A virtual sales model can help companies maintain business operations during the COVID-19 pandemic – in fact, a virtual sales model may be a lifeline for many companies.
Since lockdowns have been imposed around the globe, many companies have been forced to operate remotely.
Reduced operations certainly protect the health of customers and employees, but they can also endanger the bottom line.
Virtual sales models and online services offer one solution to these problems, which we will discuss in the article below.
E-Commerce vs. Virtual Sales vs. Offline Sales
To better understand how virtual sales models differ from traditional sales models, let’s examine a few related concepts:
- Offline sales. Offline sales models are the in-person sales tactics that most of us are familiar with, such as retail sales or door-to-door sales. Due to widespread lockdowns and public health measures, offline sales models and online-to-offline models are either prohibited or severely limited.
- Telemarketing. Telemarketing, as most of us know, refers to telephone-based sales strategies. Naturally, telemarketing offers a viable alternative to offline sales, though they are only useful for certain types of businesses, such as those that offer relatively high-priced products or services.
- Ecommerce. Ecommerce and virtual sales refer to completely online sales strategies. An ecommerce approach refers to the use of online mediums, such as the web and social media, to provide online shopping. To survive in a remote world, ecommerce may be the only solution for many companies.
- Virtual sales. Door-to-door sales and in-person sales is no longer an option for companies that relied on these methods before the pandemic. Fortunately, virtual technology allows sales professionals to connect with customers online – not only is this approach safer for both parties, it is also cheaper and more convenient.
- Multi-channel sales and marketing. Virtual sales is only one step in an online sales funnel. When designing a complete customer journey map, therefore, it is important to design a funnel that incorporates multiple channels, integrates well with marketing, and delivers a seamless customer experience.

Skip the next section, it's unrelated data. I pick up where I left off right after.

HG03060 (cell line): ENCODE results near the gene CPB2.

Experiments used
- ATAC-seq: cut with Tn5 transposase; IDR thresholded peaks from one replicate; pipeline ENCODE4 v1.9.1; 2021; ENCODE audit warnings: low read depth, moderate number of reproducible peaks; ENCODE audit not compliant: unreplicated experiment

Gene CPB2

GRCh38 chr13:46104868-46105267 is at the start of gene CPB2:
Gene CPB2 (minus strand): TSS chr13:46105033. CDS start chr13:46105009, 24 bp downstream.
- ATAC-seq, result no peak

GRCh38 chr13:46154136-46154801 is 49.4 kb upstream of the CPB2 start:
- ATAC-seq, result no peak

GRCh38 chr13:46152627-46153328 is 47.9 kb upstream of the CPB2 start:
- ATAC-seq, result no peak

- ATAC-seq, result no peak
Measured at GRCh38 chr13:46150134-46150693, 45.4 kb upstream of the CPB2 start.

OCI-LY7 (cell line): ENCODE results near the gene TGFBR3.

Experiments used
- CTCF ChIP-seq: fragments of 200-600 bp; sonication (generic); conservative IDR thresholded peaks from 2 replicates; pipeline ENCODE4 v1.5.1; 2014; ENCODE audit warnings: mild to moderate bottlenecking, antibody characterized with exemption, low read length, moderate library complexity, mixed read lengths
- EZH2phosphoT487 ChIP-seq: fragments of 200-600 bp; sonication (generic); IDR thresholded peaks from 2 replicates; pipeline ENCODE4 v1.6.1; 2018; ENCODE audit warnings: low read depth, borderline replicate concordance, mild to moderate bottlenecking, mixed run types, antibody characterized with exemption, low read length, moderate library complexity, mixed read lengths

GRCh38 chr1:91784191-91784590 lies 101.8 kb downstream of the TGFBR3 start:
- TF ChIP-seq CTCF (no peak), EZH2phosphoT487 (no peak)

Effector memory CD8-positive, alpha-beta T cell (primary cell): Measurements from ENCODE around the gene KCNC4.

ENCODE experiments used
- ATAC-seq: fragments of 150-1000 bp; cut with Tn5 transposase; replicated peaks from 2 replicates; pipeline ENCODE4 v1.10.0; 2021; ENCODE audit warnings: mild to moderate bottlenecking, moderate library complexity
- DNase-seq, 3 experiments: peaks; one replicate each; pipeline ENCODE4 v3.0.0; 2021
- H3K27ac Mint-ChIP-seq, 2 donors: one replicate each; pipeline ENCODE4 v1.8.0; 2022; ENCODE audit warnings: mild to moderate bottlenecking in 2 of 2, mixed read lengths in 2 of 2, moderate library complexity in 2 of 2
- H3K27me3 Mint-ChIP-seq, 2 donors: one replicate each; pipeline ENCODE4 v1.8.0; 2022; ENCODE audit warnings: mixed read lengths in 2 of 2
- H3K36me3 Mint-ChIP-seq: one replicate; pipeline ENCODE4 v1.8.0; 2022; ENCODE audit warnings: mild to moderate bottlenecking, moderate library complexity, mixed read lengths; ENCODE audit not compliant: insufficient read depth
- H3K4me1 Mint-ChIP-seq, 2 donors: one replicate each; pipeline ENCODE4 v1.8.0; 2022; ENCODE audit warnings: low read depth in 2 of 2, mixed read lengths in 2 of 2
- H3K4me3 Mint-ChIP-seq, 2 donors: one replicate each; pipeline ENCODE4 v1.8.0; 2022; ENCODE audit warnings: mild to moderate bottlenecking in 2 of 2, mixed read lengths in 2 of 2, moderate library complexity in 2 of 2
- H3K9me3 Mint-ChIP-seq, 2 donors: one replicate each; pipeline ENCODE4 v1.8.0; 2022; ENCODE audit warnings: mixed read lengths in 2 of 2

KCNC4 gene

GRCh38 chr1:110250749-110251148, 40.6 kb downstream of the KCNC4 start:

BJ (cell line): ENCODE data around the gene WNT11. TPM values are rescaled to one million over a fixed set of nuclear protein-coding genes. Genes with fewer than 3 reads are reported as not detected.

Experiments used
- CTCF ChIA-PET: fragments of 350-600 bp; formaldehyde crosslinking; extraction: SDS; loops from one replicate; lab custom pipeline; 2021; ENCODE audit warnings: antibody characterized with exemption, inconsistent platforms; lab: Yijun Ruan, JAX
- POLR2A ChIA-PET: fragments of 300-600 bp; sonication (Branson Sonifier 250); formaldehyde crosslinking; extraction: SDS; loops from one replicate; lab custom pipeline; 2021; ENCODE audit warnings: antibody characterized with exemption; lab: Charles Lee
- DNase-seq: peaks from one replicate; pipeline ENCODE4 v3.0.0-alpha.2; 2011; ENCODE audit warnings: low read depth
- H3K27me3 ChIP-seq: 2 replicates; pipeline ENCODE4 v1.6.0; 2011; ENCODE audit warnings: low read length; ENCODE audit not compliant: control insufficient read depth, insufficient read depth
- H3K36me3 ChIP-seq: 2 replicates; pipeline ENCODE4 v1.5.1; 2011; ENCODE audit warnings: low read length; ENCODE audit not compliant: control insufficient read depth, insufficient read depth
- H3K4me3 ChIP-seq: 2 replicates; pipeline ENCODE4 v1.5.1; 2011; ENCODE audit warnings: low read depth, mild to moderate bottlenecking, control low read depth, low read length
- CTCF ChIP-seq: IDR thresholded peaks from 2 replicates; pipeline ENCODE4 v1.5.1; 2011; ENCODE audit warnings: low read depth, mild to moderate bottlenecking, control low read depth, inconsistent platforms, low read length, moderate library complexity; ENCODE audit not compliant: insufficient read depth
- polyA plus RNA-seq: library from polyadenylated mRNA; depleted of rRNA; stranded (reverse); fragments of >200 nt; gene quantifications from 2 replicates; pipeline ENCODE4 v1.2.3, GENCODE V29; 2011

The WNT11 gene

Below, we’ll look at the key components of a virtual sales model.
How to Design a Virtual Sales Model During COVID-19
One of the most important points to understand about virtual sales is the concept of multi-channel marketing, as mentioned.
Once that is understood, it will be easier to create integrated marketing funnels and seamless customer experiences – and, just as importantly, it will make online sellers’ jobs that much easier.
Here are a few concepts to understand when it comes to virtual sales:
Create a Multi-Channel Marketing and Sales Funnel
Before sales professionals ever talk to a prospect, those prospective customers have already passed through several stages of the marketing funnel.
They have often performed their own research, reviewed marketing materials, seen ads, and so forth.
To deliver qualified leads to prospects, marketing departments must create programs that include multiple channels, such as:
- Social media
These touchpoints comprise the customer’s journey up to the point where they meet a salesperson, either in real life or virtually, so it is important to properly qualify and prepare leads before they contact salespeople.
Design Online Sales Funnels
Different sales professionals model the pathway to purchase differently.
One of the oldest and most fundamental models is the AIDA formula, consisting of four stages:
- Attention (or attraction). Brands gain customers’ attention and make them aware of a solution to their problem, which represents the top of the marketing funnel.
- Interest. Customers then become interested in a product or solution as they research it and engage with, for instance, a brand’s marketing content.
- Desire. At this point, customers then actually want to purchase the brand’s product or service.
- Action. Those customers finally take action, by purchasing the product, signing up for a free trial, and so forth.
Typically, marketing departments will handle the top and middle of the funnel, while sales staff will only become involved towards the end.
Though many businesses have applied variants of this formula to their own marketing, many of those companies must redesign their approaches when engaging customers virtually.
Putting the Pieces Together Into a Virtual Sales Model
Online marketing is cheaper, more convenient, faster, and more efficient than many legacy marketing techniques, such as print marketing. Most companies, therefore, have at least some digital marketing strategy.
To effectively create a virtual sales model, however, it is necessary to “virtualize” the bottom of the marketing funnel.
Here are a few ways to do just that:
- Scale up digital marketing efforts, such as web, email, and paid advertising
- Implement a CRM platform, such as Salesforce
- Adopt telecommunications platforms in the sales department
- Ensure that sales professionals are trained in their virtual sales tools
- Transition traditionally offline sales calls to these online platforms
- Test other online sales methods as well, such as social selling
- Test these new sales models, track their performance, continually experiment, and optimize
The last point is perhaps the most important, since new ideas rarely work perfectly right out of the gate. Instead, managers should continually test, retest, and refine their efforts over time in order to get the best results.